How can I use it?

First make sure you are running Firefox Nightly newer than 72.0a1 (2019-10-22). Then type about:config in your address bar, search for the media.webspeech.recognition.enable and media.webspeech.recognition.force_enable preferences and make sure they are set as true. Then navigate to a website that makes use of the API, like Google Translate, for example, select a language, click the microphone and say something. If you your purpose is to develop using the API, you can find the documentation on MDN.

Where does the audio go?

Firefox can specify which server receives the audio data inputted by the users. Currently we are sending audio to Google’s Cloud Speech-to-Text. Google leads the industry in this space and has speech recognition in 120 languages.

Prior to sending the data to Google, however, Mozilla routes it through our own server's proxy first [1], in part to strip it of user identity information. This is intended to make it impractical for Google to associate such requests with a user account based just on the data Mozilla provides in transcription requests. (Google provides an FAQ for how they handle transcription data [2].) We opt-out of allowing Google to store our voice requests. This means, unlike when a user inputs speech using Chrome, their recordings are not saved and can not be attached to their profile and saved indefinitely.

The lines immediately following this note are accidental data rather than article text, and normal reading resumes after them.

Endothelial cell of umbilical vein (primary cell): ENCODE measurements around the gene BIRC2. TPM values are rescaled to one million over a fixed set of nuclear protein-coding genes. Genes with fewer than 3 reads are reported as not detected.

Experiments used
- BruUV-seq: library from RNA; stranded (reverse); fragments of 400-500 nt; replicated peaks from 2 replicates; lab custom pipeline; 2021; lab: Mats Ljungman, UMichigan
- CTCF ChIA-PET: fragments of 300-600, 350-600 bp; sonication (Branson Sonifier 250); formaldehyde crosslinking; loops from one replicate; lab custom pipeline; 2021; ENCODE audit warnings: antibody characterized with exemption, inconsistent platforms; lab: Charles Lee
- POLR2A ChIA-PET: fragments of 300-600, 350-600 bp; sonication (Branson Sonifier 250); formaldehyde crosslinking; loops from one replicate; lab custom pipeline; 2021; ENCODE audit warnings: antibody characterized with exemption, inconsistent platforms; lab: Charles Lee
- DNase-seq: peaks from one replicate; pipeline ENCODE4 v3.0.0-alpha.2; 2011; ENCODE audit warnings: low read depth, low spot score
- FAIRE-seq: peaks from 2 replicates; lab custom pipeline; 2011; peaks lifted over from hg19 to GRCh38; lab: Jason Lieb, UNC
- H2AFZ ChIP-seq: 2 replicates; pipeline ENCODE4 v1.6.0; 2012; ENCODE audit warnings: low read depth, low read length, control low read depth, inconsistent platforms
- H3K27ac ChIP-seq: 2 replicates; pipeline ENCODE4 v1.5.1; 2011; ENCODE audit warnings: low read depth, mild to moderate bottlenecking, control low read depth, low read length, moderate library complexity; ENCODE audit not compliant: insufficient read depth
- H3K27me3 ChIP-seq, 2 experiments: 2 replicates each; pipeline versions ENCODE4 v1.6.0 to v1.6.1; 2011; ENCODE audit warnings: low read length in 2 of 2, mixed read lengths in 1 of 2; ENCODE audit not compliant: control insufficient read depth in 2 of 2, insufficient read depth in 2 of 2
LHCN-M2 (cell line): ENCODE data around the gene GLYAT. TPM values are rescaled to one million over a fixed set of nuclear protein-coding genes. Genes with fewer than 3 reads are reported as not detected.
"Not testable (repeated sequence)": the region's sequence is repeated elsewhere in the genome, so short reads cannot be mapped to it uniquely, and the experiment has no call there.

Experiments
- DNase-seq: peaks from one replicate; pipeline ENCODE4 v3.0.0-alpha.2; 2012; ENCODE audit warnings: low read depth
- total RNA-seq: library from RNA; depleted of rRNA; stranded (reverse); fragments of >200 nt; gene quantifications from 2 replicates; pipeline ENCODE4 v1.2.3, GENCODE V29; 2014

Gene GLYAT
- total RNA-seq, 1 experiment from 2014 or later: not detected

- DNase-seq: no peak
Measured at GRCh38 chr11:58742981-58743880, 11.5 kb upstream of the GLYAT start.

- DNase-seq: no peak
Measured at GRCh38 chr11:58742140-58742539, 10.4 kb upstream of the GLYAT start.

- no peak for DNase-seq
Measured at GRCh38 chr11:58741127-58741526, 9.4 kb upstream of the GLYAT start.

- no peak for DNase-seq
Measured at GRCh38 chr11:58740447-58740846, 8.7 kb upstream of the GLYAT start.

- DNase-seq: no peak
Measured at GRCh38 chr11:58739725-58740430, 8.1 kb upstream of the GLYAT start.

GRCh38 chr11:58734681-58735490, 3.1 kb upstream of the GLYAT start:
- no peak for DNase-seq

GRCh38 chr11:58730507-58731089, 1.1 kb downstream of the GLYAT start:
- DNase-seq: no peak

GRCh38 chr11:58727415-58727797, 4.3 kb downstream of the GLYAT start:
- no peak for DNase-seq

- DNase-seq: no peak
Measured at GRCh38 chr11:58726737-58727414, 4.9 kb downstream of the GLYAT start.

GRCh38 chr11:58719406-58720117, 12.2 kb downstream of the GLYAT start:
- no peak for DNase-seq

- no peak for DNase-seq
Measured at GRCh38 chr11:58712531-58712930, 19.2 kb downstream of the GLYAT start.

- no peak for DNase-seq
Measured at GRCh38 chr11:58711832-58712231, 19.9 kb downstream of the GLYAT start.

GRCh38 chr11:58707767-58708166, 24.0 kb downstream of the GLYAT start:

For Firefox, we can choose whether we hold on to users’ data to train our own speech services. Currently we have audio collection defaulted to off, but eventually would like to allow users to opt-in if they choose.

Where are our servers and who manages it?

The entire backend is managed by Mozilla's cloudops and services team. Here is the current architecture:

Wsa architecture.png

A typical request follows the steps below:

  1. The Web Speech API code in the browser is responsible for prompting the user for permission to record from the microphone, determine when speaking has ended, and submit the data to our speech proxy server. There are four headers that can be used by the client to alter the proxy's behavior [3]:
  2.    * Accept-Language-STT: determines the language aiming to be decoded by the STT service